The first was that the top grills behind my TV ran the full length of the TV, so there’s no center spine area to put the tape on. Therefore I resorted to the use of a smaller tube.

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I’m guessing some Asian parents should be familiar with this nutmeg oil can, it’s diameter was just the right size to angle the platform. Speaking of which, the 2nd problem was the platform.

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Surprisingly I couldn’t find a simple no entry sign, or anything like that in the ACE Hardware I went to. I saw lots of STICKERS, but no signs. I ended up with a cutting mat that has a melting point of 70 degrees Celsius.

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I used industrial strength velcro for all removable points, then I used some duct tape as an anchor to help ease the force of the platform pushing against the can hopefully making for a more permanent bond.

Redundancy wise, in a case of failure. I hope that my used of multiple strips of velcro on the front of the TV combined with the duct tape, will ensure that there’s no SPONTANEOUS LOSS of adhesiveness, should the heat of the TV melt the velcro strip connected to the can I should be able to see it tilt gradually and perform any repairs instead of just watching it crash to the ground.

I hope!

For spatial reference

WP_000010

The space from the TV, to where the white couch is, happens to be JUST THE RIGHT SIZE for 2 players. 1 player is where WZ is sitting.


Gaming | Gear
Saturday, 20 November 2010 23:01:35 (Malay Peninsula Standard Time, UTC+08:00)  #    Comments [0]  | 
# Friday, 19 November 2010

Today news broke that you can access your Windows Phone 7’s storage folders from this webpage, most sites referred to this as Portable USB drive access. They also wondered about the usefulness of this USB drive method since even if you COULD copy say… a DOC file into a folder, you couldn’t access it in the Office app on the phone. For that you could use my webserver method.

But I recognized what the folders were (Me and the other 10 people who used a Powered By Windows Media PMP device :P) The folders you see when you browse to the device…

mediafolders

These are the MEDIA FOLDERS, From my experience Windows Media powered PMP would have folders like this and used this structure to hold it’s contents.

So it’s a simple way to move media around, big deal you say. But here’s the thing that interested me the most.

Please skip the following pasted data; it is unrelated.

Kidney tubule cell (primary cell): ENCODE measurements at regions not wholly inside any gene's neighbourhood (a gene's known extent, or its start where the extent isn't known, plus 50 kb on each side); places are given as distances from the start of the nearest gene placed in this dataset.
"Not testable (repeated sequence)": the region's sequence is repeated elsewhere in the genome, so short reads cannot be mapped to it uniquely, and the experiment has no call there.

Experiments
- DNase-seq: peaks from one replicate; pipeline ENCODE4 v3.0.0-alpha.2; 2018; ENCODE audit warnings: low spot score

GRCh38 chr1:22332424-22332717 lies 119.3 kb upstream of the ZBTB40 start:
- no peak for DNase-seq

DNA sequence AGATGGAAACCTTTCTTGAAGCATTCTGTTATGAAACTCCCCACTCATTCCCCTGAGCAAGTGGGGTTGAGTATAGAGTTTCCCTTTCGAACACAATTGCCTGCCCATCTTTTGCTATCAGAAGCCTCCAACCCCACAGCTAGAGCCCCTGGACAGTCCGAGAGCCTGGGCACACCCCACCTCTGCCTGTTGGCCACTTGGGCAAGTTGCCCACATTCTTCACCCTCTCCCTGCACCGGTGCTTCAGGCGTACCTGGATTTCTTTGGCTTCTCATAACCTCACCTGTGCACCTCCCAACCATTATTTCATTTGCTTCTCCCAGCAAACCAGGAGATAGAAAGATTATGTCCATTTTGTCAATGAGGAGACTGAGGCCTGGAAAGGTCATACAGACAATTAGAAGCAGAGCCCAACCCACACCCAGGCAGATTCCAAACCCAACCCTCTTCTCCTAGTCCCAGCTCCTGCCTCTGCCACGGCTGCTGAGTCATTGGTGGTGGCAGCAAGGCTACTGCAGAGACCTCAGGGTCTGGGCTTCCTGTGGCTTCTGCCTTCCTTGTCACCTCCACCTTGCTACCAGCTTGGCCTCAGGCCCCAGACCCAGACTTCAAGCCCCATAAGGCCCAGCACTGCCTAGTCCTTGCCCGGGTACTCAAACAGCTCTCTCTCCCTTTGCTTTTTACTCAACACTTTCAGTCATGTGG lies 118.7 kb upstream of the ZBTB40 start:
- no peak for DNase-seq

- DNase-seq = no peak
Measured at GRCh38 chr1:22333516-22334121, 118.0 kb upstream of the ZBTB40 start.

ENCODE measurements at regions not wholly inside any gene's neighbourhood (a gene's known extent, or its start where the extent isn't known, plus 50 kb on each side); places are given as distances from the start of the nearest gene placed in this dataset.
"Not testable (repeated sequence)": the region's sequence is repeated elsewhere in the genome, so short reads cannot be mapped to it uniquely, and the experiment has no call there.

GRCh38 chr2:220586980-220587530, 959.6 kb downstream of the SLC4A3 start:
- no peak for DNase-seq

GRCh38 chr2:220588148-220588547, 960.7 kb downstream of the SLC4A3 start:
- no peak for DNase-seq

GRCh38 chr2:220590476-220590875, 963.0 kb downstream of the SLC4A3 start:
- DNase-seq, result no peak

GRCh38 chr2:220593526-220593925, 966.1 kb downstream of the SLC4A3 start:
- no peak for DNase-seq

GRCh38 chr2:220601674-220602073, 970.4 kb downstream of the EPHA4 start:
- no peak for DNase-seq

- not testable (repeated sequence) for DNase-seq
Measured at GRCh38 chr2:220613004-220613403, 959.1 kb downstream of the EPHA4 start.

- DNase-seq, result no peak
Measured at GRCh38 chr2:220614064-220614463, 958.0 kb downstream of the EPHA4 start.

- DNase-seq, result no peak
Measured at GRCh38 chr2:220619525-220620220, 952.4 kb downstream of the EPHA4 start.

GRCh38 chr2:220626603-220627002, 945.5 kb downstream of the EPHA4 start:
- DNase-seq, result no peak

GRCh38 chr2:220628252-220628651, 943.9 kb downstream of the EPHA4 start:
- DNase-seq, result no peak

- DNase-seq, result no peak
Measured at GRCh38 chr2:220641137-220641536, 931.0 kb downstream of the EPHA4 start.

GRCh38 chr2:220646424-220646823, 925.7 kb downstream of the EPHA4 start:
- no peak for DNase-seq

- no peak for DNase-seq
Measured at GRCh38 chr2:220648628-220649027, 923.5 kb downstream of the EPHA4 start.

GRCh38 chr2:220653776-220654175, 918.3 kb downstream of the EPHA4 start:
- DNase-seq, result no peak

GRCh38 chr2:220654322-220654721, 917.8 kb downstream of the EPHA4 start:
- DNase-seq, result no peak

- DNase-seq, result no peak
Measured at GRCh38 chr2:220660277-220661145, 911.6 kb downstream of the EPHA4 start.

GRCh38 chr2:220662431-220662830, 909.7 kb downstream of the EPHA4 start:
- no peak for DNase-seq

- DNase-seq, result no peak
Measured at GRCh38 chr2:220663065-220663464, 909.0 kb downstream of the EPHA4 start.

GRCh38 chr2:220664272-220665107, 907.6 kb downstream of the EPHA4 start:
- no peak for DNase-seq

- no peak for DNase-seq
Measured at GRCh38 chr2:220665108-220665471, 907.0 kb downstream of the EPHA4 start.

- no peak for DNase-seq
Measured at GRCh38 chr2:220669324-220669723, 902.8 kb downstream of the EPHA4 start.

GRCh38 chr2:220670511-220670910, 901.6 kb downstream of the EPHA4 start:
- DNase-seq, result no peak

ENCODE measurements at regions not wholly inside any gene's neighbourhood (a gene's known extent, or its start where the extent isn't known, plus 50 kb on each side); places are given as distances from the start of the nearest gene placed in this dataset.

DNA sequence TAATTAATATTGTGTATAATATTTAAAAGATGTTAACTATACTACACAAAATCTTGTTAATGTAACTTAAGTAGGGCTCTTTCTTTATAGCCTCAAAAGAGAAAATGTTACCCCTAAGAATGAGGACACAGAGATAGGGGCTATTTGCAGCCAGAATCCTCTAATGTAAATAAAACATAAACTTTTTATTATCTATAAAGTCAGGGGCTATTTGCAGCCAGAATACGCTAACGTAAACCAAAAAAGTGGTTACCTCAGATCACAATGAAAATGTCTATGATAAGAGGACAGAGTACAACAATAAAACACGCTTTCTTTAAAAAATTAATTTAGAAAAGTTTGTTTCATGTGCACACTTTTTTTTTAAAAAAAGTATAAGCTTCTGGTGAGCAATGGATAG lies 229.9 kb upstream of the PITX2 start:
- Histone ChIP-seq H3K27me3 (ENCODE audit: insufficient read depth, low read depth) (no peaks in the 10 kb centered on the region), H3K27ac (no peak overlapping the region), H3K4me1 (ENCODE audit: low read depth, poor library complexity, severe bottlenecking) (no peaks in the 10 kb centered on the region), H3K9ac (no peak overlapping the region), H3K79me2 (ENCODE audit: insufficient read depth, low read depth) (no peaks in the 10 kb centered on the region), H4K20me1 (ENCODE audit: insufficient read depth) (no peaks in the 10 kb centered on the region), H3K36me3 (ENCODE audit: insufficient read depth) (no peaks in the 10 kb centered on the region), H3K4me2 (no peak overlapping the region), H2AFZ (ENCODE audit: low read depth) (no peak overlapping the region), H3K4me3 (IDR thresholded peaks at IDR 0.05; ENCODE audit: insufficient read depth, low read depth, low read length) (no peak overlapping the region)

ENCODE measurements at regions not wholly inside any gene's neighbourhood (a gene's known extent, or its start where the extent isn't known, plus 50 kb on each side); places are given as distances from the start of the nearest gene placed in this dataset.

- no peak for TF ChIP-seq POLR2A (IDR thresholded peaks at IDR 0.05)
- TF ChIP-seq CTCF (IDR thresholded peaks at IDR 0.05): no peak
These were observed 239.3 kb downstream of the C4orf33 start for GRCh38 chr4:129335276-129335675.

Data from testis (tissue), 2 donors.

I CAN NOW DIRECTLY COPY VIDEO FILES INTO THE DEVICE.

Remember that you can already copy video files to the device using the Zune application, but unless your file satisfied certain parameters the Zune application will reencode the file to the WMV format before copying it to the device.

But… when you attempt to copy a file into the video folder directly through Explorer you get this dialog instead.

directcopy

So you can choose to drop the file onto the phone WITHOUT ANY REENCODING!

Now that I could copy video files into the phone directly what’s left was to find out what kind of codecs were supported. Microsoft provides a nice little list here. But I’d be lying if I’d say I knew what’s the difference between the various different profiles of MPEG4. ;) Anyway what’s missing on the list is.. AVI file container support.

Quick primer for those of you who are unfamiliar with how video files work. A video file consists of a container which has multiple streams and each stream might contain data using various codecs. A typical AVI file you download off the Internet would be using the AVI container format, and has 2 streams, a video stream using the MPEG4 codec (or more commonly known as XVID), and an audio stream using the MP3 codec.

The problem here is that because Windows Phone 7 doesn’t support reading of AVI containers, it means that we are unable to just drop AVI files onto the phone. Based on my experience and testing when making my Simple Webserver, I know that MP4 Containers ARE supported and usable.

So now we have a problem, we have a container (AVI) which can’t be read by Windows Phone 7 but it contains streams MPEG4 and MP3 which CAN be used by Windows Phone 7. So the question was, how do we get the streams into a MP4 container WITHOUT having to go through any reencoding?

Enter the swiss army knife of video tools : FFMPEG

With FFMPEG it’s easy to copy streams from one container to another, with a simple command line of

ffmpeg –I inputfile.avi –vcodec copy –acodec copy output.mp4

The streams from inputfile.avi will be copied over to output.mp4 WITHOUT wasting time reencoding. Once processed you can then drop the MP4 file onto your phone and hopefully it’ll play properly (Remember, there are various other settings for MPEG4, and the phone doesn’t support all of them)

What’s that you say? You don’t know how to use the command line? How about this then?

m2recontainmp4

It’s a VERY simple frontend to FFMPEG, you click on Pick Source to pick your source file. A quick analysis is done, and the program will tell you the state of the file. The destination file is entered automatically if possible, if not click Pick Destination for the output filename. (Be sure to enter a filename with the MP4 extension) Then click GO to start processing. Once it’s done copy the file over to your phone and try it out.

You can grab the M2RecontainInMP4 Program here. (I packaged the FFMPEG executable with it… I’m pretty sure I violated something in the licensing by doing so)

Things to note :-

  • It’s not a PERFECT process, sometimes some artifacts will appear
  • Renaming and deleting video files in Explorer seems to have WEIRD results, I think it’d be best if you don’t rename files on the device through Explorer. And to delete files, tap and hold on them in the Music & Videos app on your phone.
  • I haven’t gotten a H.264 video codec file to play properly, so.. good luck with the files you have.
  • This is a VERY VERY EASY hole for Microsoft to patch up. Let’s hope they don’t!

Friday, 19 November 2010 00:13:42 (Malay Peninsula Standard Time, UTC+08:00)  #    Comments [0]  |